The “Sandwich Generation” encompasses middle-aged adults who
are not only bringing up their own minor children or supporting an adult child,
but also are responsible in some way for the care of their parents, as well.
The are “sandwiched” in the middle of their family’s needs.
According to a
are providing emotional support, day-to-day living assistance, or financial support to both a
minor or adult child, as well as a parent 65 or older.
Sandwich generation clients have it particularly tough when
it comes to estate planning. As individuals, they are finally starting to acquire
substantial wealth and beginning to seriously plan for retirement. They need an
estate plan to protect and direct those assets to the proper place in case of
On top of this, they are also the child and partial caretaker
of an adult 65 or older. That means that not only are they worrying about their
own estate plan, they need to be worrying about their parents’ as well. If their
parents don’t have an estate plan, the sandwich generation are the ones who will
have to sort out the mess left behind. That can mean years and thousands of
dollars spent in probate court, will contests, and family conflict.
We get many of our estate planning clients in our office because
they have recently lost someone who didn’t have a comprehensive estate plan,
and the client wants to make sure that they don’t make the same mistake.
In addition, the sandwich generation also has to worry about
their own children. If they have minors, they need to make sure there is a
guardian appointed for the minor children. Nothing tears apart a family faster
than fighting for custody of an orphaned child. They also need to make sure
that there is, at the very least, a simple trust set up so that their minor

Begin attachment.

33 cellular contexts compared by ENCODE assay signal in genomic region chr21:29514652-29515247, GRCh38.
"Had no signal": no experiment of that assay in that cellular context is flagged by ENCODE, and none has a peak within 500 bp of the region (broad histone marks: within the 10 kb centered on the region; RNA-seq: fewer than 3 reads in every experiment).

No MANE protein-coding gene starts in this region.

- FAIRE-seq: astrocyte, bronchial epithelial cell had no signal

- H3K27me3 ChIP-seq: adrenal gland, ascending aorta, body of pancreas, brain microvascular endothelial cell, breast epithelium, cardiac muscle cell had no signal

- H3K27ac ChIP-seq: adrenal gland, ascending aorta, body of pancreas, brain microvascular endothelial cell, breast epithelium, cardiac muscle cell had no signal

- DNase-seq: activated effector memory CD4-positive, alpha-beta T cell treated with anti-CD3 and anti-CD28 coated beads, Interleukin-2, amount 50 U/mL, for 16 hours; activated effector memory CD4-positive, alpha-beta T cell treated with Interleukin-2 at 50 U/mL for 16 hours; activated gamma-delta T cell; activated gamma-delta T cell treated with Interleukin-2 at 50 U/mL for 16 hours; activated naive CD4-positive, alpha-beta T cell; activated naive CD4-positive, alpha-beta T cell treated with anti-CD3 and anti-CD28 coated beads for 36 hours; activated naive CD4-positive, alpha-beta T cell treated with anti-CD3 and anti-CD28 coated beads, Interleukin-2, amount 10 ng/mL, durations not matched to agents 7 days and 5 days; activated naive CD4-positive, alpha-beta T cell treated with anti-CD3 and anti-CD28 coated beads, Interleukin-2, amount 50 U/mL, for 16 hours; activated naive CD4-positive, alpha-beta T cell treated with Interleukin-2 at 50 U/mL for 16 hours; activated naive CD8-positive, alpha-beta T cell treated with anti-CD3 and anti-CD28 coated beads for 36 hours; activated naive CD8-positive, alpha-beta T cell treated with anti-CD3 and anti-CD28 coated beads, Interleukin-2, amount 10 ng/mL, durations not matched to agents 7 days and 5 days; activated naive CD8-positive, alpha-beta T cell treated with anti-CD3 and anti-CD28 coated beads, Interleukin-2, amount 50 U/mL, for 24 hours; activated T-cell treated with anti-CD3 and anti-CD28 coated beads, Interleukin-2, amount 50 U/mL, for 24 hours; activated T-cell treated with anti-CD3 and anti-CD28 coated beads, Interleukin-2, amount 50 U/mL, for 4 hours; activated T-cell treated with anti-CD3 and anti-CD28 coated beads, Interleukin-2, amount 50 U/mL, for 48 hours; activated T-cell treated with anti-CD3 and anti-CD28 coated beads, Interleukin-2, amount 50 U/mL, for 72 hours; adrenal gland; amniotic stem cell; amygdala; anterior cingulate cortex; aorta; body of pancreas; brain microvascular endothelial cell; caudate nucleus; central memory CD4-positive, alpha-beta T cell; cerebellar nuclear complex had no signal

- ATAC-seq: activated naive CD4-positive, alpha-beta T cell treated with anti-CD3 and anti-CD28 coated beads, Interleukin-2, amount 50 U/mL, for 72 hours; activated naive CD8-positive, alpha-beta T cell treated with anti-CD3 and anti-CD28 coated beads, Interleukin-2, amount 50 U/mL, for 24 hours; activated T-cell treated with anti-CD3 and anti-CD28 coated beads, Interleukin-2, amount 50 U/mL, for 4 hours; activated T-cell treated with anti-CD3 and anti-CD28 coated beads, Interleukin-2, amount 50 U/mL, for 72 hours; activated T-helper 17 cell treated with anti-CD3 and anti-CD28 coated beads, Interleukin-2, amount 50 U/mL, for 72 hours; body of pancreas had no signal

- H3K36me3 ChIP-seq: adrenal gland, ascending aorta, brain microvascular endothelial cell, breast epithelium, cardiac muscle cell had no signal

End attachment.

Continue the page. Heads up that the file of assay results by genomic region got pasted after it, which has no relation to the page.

child won’t inherit all of their assets at age 18, the age of inheritance under
default Missouri law. I think we can all agree that eighteen-year-olds are not
the best at making financial decisions.
If the sandwich generation is supporting an adult child
(many do), they also need to worry about their child’s estate plan. While these
adult children likely don’t have assets, they will need an estate plan for
other reasons. When a child becomes an “adult” at age 18, the flow of
information to a parent, and authority of the parent to make decisions, is cut
This can be partially remedied by having both a general power
of attorney and health care power of attorney nominating their sandwich
generation parent as “Agent.” This allows the parent/agent to make decisions or
perform tasks on behalf of the adult child for convenience or in case of
incapacity. This can be for things like filing taxes, or depositing forgotten
paychecks, or calling the doctor or pharmacy on the adult child’s behalf. If
there is an emergency, a hospital would have to contact the parent/agent and
allow them to make decisions on behalf of the adult child if he or she is
incapacitated. Without these documents, the parent would not have to be
contacted and would have no authority to make decisions for their “adult” child
in case of an accident.
An estate planning attorney is going to be a sandwich
generation client’s biggest ally. They need to make sure their older parents have
an estate plan so they aren’t left with a huge mess to sort out after losing a
parent. They also need to make sure they have their own assets protected and tidied
up with an estate plan. They also need to make sure their minor children have a
guardian and provisions ensuring full inheritance doesn’t happen at 18. And
finally, they need to make sure they have powers of attorney made out for their
adult children whom they support in one way or another.